William Montacute, 2. E. of Salisbury
Thomas Holland, Earl of Kent
John de Vere, Earl of Oxford
Richard Fitzalan, 3. Earl of Arundel
William de Bohun, Earl of Northampton
Laurence Hastings, 1. Earl of Pembroke
John Hastings, 2. Earl of Pembroke
Ralph de Stafford, Earl of Stafford
Roger Mortimer, 2. Earl of March
Sir John Chandos
Sir Walter Manny
The Good Parliament, 1376
Richard II
Peasants' Revolt, 1381
Lords Appellant, 1388
Richard Fitzalan, 4. Earl of Arundel
Archbishop Thomas Arundel
Thomas de Beauchamp, E. Warwick
John Montacute, 3. E. of Salisbury
Robert de Vere, Earl of Oxford
Ralph Neville, E. of Westmorland
Thomas Mowbray, Duke of Norfolk
Edmund Mortimer, 3. Earl of March
Roger Mortimer, 4. Earl of March
John Holland, Duke of Exeter
Thomas Holland, 2. Duke of Kent
Michael de la Pole, E. Suffolk
Hugh de Stafford, 2. E. Stafford
Wat Tyler
Henry IV
Edward, Duke of York
Edmund Mortimer, 5. Earl of March
Henry Percy, Earl of Northumberland
Sir Henry Percy, "Harry Hotspur"
Thomas Percy, Earl of Worcester
Owen Glendower
The Battle of Shrewsbury, 1403
Archbishop Richard le Scrope
Thomas Mowbray, 3. E. Nottingham
John Mowbray, 2. Duke of Norfolk
Thomas Fitzalan, 5. Earl of Arundel
Henry V
Catherine of Valois
Thomas, Duke of Clarence
John, Duke of Bedford
Humphrey, Duke of Gloucester
John Talbot, Earl of Shrewsbury
Richard, Earl of Cambridge
Henry, Baron Scrope of Masham
William de la Pole, Duke of Suffolk
Thomas Montacute, E. Salisbury
Richard Beauchamp, E. of Warwick
Henry Beauchamp, Duke of Warwick
Thomas Beaufort, Duke of Exeter
Cardinal Henry Beaufort
John Beaufort, Earl of Somerset
Sir John Fastolf
John Holland, 2. Duke of Exeter
Archbishop John Stafford
Archbishop John Kemp
Owen Tudor
John Fitzalan, 7. Earl of Arundel
John, Lord Tiptoft

Charles VII, King of France
Joan of Arc
Louis XI, King of France
Charles the Bold, Duke of Burgundy
The Battle of Castillon, 1453



The Wars of the Roses 1455-1485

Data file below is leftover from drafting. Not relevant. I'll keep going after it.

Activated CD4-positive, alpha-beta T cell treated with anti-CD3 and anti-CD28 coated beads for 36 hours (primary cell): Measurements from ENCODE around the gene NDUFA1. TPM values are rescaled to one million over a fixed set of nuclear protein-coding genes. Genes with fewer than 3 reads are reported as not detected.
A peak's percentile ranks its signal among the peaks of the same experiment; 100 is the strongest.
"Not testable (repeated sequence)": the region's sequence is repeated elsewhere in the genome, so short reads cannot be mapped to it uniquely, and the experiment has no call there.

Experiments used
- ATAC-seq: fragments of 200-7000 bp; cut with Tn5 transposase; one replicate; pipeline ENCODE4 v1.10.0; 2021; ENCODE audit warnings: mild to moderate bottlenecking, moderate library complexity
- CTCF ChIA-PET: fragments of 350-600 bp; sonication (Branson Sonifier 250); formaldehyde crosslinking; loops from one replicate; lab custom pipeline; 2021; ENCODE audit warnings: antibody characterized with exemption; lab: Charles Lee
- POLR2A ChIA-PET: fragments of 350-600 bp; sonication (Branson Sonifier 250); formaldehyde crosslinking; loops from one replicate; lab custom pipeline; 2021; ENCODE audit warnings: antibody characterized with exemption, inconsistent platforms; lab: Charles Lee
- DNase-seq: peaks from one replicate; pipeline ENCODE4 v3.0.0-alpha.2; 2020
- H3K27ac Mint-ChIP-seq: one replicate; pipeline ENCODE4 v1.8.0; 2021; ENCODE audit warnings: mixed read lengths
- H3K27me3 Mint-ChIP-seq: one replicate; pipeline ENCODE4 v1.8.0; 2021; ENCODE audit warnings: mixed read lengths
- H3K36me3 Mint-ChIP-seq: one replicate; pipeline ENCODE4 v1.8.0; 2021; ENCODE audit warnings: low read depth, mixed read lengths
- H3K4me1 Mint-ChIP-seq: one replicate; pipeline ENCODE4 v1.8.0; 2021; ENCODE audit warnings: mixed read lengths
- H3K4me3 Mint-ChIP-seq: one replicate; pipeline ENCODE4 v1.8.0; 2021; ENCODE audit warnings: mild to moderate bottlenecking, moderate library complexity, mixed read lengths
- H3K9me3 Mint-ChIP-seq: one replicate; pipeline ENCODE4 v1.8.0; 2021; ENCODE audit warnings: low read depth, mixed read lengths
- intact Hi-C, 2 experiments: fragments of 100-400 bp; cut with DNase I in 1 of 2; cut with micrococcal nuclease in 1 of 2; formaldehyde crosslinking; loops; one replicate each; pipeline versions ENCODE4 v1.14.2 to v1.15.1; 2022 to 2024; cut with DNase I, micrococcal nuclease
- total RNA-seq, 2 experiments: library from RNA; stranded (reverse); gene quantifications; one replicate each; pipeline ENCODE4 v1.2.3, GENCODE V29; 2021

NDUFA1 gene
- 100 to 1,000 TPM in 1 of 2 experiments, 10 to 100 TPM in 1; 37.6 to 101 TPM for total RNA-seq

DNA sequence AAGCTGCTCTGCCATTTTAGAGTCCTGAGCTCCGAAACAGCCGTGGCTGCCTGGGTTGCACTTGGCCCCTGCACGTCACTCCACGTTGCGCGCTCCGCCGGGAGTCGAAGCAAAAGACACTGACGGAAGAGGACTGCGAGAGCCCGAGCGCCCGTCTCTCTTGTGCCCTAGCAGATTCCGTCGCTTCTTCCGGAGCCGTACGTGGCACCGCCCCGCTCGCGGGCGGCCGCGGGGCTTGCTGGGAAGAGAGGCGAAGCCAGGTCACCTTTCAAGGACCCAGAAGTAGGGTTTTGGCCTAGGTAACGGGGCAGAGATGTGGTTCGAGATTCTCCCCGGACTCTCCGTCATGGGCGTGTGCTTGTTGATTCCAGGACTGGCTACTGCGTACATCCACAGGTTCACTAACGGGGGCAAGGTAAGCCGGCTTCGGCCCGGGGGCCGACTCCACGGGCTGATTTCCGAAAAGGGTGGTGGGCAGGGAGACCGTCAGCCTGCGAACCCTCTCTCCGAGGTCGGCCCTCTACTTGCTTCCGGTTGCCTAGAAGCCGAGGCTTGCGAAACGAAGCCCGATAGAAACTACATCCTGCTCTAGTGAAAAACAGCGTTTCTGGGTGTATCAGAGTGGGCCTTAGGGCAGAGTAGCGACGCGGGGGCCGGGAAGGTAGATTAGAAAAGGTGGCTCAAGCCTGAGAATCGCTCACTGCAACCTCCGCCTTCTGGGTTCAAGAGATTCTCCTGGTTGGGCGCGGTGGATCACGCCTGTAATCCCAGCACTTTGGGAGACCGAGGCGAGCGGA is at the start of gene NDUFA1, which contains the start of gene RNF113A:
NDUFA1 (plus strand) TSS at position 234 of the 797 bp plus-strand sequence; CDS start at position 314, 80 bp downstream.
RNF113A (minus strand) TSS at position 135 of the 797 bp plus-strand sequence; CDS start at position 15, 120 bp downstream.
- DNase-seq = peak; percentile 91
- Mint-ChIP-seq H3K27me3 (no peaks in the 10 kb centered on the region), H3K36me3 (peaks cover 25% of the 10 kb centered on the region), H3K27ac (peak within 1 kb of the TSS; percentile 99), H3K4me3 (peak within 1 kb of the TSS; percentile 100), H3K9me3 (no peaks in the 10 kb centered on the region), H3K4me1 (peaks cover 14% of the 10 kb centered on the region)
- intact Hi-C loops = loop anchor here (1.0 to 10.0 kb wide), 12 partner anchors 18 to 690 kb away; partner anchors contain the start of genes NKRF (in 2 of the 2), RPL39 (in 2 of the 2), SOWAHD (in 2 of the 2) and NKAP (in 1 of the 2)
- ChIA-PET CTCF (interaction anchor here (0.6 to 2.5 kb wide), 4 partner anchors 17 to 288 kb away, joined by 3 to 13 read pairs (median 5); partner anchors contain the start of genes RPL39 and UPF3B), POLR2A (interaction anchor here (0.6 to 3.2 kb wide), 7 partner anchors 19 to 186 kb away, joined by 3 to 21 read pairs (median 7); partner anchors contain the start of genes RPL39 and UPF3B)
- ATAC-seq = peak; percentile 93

Causes of the Wars of the Roses
The House of Lancaster
The House of York
The House of Beaufort
The House of Neville

The First Battle of St. Albans, 1455
The Battle of Blore Heath, 1459
The Rout of Ludford, 1459
The Battle of Northampton, 1460
The Battle of Wakefield, 1460
The Battle of Mortimer's Cross, 1461
The 2nd Battle of St. Albans, 1461
The Battle of Towton, 1461
The Battle of Hedgeley Moor, 1464
The Battle of Hexham, 1464
The Battle of Edgecote, 1469
The Battle of Losecoat Field, 1470
The Battle of Barnet, 1471
The Battle of Tewkesbury, 1471
The Treaty of Pecquigny, 1475
The Battle of Bosworth Field, 1485
The Battle of Stoke Field, 1487

Henry VI
Margaret of Anjou
Richard Plantagenet, Duke of York
Edward IV
Elizabeth Woodville
Richard Woodville, 1. Earl Rivers
Anthony Woodville, 2. Earl Rivers
Jane Shore
Edward V
Richard III
George, Duke of Clarence

Ralph Neville, 2. Earl of Westmorland
Richard Neville, Earl of Salisbury
Richard Neville, Earl of Warwick
Edward Neville, Baron Bergavenny
William Neville, Lord Fauconberg
Robert Neville, Bishop of Salisbury
John Neville, Marquis of Montagu
George Neville, Archbishop of York
John Beaufort, 1. Duke Somerset
Edmund Beaufort, 2. Duke Somerset
Henry Beaufort, 3. Duke of Somerset
Edmund Beaufort, 4. Duke Somerset
Margaret Beaufort
Edmund Tudor, Earl of Richmond
Jasper Tudor, Earl of Pembroke
Humphrey Stafford, D. Buckingham
Henry Stafford, Duke of Buckingham
Humphrey Stafford, E. of Devon
Thomas, Lord Stanley, Earl of Derby
Sir William Stanley
Archbishop Thomas Bourchier
Henry Bourchier, Earl of Essex
John Mowbray, 3. Duke of Norfolk
John Mowbray, 4. Duke of Norfolk
John Howard, Duke of Norfolk
Henry Percy, 2. E. Northumberland
Henry Percy, 3. E. Northumberland
Henry Percy, 4. E. Northumberland
William, Lord Hastings
Henry Holland, Duke of Exeter
William Fitzalan, Earl of Arundel
William Herbert, 1. Earl of Pembroke
John de Vere, 12th Earl of Oxford
John de Vere, 13th Earl of Oxford
Thomas de Clifford, 8. Baron Clifford
John de Clifford, 9. Baron Clifford
John Tiptoft, Earl of Worcester
Thomas Grey, 1. Marquis Dorset
Sir Andrew Trollop
Archbishop John Morton
Edward Plantagenet, E. of Warwick
John Talbot, 2. E. Shrewsbury
John Talbot, 3. E. Shrewsbury
John de la Pole, 2. Duke of Suffolk
John de la Pole, E. of Lincoln
Edmund de la Pole, E. of Suffolk
Richard de la Pole
John Sutton, Baron Dudley
James Butler, 5. Earl of Ormonde
Sir James Tyrell
Edmund Grey, first Earl of Kent
George Grey, 2nd Earl of Kent
John, 5th Baron Scrope of Bolton
James Touchet, 7th Baron Audley
Walter Blount, Lord Mountjoy
Robert Hungerford, Lord Moleyns